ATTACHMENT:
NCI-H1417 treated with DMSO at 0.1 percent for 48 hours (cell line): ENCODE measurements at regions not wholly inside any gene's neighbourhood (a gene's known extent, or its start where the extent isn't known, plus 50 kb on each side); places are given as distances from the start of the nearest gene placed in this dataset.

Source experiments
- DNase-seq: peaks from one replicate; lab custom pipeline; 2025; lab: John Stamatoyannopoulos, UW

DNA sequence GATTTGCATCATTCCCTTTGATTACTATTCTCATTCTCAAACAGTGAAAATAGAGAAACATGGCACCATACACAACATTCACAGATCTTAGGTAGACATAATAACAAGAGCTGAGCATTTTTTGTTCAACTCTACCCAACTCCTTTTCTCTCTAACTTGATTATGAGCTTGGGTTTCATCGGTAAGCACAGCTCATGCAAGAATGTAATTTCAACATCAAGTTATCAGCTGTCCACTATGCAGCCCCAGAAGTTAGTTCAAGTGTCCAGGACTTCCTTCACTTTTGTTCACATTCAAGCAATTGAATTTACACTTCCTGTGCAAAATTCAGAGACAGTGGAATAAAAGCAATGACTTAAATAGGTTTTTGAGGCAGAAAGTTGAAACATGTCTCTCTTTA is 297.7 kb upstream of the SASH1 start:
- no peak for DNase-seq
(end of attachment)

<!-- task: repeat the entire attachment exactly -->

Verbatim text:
NCI-H1417 treated with DMSO at 0.1 percent for 48 hours (cell line): ENCODE measurements at regions not wholly inside any gene's neighbourhood (a gene's known extent, or its start where the extent isn't known, plus 50 kb on each side); places are given as distances from the start of the nearest gene placed in this dataset.

Source experiments
- DNase-seq: peaks from one replicate; lab custom pipeline; 2025; lab: John Stamatoyannopoulos, UW

DNA sequence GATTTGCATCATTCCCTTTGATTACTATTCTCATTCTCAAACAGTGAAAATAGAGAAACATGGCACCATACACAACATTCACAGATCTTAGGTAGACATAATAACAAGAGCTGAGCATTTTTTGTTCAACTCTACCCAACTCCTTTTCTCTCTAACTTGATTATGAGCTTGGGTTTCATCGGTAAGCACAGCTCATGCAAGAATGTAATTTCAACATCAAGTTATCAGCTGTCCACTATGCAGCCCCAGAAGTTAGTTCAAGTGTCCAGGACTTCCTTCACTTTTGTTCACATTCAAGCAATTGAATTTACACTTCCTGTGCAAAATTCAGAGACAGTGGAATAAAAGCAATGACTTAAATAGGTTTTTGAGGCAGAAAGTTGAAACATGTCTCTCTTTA is 297.7 kb upstream of the SASH1 start:
- no peak for DNase-seq